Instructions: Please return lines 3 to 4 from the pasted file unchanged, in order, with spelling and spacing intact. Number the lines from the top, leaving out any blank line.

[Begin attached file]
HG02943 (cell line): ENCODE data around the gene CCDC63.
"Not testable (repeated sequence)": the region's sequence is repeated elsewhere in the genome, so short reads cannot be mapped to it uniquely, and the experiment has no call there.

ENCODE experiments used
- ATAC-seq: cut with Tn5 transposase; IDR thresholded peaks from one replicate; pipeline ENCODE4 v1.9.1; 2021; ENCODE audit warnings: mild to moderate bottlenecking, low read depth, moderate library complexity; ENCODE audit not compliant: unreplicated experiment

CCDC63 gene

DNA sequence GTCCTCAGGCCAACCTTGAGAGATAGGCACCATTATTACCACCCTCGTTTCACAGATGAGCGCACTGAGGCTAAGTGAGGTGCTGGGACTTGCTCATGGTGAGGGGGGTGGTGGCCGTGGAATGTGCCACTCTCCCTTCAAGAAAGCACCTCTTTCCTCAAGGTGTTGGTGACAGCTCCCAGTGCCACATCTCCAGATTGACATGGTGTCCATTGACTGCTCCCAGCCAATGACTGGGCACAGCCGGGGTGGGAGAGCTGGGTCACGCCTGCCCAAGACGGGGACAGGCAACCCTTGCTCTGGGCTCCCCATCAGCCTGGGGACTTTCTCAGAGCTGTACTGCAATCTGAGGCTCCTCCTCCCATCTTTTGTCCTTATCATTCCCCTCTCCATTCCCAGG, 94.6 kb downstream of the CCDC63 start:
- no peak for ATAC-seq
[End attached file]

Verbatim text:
ENCODE experiments used
- ATAC-seq: cut with Tn5 transposase; IDR thresholded peaks from one replicate; pipeline ENCODE4 v1.9.1; 2021; ENCODE audit warnings: mild to moderate bottlenecking, low read depth, moderate library complexity; ENCODE audit not compliant: unreplicated experiment